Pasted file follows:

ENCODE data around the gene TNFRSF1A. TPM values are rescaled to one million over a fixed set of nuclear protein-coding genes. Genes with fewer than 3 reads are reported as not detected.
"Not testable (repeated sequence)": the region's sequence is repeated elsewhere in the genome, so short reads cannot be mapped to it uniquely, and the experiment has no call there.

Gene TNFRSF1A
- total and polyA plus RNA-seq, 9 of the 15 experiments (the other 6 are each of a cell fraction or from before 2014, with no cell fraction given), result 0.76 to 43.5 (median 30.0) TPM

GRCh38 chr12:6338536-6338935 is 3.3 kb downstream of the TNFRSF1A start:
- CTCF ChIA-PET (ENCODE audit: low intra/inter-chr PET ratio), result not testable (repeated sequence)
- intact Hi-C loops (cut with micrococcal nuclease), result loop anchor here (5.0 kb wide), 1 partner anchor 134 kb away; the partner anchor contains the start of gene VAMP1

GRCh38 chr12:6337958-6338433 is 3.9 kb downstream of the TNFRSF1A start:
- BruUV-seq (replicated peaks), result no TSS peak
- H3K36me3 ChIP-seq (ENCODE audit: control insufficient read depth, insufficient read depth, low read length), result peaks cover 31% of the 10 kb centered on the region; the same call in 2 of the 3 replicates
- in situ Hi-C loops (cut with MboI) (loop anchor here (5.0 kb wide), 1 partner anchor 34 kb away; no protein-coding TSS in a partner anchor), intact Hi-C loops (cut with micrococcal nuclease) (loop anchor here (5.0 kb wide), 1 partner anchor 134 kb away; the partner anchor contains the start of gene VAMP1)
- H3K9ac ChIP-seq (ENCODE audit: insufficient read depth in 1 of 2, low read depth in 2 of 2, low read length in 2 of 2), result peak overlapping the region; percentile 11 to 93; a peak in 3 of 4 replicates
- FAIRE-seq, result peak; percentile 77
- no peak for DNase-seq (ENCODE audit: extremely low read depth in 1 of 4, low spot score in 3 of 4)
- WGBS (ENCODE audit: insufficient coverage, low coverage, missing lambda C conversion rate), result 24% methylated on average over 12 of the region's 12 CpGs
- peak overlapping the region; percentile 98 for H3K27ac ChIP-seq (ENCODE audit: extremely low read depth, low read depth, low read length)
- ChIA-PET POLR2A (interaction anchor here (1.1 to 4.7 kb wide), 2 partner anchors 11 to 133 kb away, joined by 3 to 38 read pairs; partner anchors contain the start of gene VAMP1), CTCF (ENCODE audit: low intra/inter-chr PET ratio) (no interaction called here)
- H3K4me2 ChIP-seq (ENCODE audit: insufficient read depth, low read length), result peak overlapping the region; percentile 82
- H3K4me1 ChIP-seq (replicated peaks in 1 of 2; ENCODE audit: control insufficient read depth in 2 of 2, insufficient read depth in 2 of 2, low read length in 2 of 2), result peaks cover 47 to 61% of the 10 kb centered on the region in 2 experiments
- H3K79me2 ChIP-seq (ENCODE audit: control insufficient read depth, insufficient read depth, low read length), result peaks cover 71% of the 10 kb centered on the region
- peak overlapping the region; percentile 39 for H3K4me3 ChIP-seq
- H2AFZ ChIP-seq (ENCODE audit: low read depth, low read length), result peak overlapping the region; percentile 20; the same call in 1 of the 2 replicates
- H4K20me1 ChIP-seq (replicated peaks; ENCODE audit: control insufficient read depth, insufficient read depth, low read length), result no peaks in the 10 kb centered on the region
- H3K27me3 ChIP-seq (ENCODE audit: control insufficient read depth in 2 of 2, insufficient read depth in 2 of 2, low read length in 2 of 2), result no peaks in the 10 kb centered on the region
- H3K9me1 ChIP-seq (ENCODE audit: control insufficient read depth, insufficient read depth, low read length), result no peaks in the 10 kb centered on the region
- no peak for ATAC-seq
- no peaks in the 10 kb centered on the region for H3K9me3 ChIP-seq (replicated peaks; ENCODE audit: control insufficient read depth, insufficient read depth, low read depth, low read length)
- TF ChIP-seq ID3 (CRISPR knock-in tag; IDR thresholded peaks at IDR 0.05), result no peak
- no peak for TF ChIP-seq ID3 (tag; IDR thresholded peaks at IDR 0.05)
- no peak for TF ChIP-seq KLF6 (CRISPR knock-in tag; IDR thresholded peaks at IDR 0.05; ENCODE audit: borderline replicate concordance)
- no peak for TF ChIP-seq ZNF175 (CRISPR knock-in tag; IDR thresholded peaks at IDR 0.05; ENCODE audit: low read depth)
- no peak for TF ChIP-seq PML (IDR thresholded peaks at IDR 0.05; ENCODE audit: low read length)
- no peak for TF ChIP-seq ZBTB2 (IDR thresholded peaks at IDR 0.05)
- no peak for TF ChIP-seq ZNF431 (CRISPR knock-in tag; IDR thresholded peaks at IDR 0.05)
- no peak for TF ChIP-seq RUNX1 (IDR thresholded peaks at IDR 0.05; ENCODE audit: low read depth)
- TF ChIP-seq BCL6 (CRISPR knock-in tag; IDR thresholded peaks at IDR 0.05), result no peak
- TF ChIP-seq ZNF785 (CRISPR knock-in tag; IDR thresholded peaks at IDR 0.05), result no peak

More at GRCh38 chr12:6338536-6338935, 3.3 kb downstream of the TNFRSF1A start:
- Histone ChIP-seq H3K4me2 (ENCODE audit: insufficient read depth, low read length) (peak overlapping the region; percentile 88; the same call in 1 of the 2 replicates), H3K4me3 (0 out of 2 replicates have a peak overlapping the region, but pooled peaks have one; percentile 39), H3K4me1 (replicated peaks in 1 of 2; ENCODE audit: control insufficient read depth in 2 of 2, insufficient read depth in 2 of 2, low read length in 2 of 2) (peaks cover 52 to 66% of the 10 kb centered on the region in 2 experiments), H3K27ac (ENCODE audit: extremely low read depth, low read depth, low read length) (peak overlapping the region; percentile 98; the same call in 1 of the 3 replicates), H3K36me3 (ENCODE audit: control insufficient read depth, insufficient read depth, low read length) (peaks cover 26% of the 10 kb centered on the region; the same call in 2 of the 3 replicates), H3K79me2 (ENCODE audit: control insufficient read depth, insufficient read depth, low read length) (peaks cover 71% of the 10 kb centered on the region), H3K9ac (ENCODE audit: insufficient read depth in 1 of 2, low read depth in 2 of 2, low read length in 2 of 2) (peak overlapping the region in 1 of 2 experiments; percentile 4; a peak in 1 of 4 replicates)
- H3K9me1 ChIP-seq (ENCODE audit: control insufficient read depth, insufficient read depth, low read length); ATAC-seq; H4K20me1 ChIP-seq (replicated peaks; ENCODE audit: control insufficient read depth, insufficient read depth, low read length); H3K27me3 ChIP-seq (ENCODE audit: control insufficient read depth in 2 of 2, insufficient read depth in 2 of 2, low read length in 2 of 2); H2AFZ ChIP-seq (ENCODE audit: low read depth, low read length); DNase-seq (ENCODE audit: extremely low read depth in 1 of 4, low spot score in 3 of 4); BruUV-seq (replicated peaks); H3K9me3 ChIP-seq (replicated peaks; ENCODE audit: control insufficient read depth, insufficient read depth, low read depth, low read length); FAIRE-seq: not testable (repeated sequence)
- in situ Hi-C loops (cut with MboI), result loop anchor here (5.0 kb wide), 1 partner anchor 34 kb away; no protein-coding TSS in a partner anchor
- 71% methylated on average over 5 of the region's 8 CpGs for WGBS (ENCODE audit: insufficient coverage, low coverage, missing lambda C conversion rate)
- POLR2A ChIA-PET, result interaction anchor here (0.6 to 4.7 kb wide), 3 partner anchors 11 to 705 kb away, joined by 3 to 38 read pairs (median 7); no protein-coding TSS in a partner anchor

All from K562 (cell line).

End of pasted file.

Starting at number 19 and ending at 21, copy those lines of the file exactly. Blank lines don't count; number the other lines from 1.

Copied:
- H3K4me1 ChIP-seq (replicated peaks in 1 of 2; ENCODE audit: control insufficient read depth in 2 of 2, insufficient read depth in 2 of 2, low read length in 2 of 2), result peaks cover 47 to 61% of the 10 kb centered on the region in 2 experiments
- H3K79me2 ChIP-seq (ENCODE audit: control insufficient read depth, insufficient read depth, low read length), result peaks cover 71% of the 10 kb centered on the region
- peak overlapping the region; percentile 39 for H3K4me3 ChIP-seq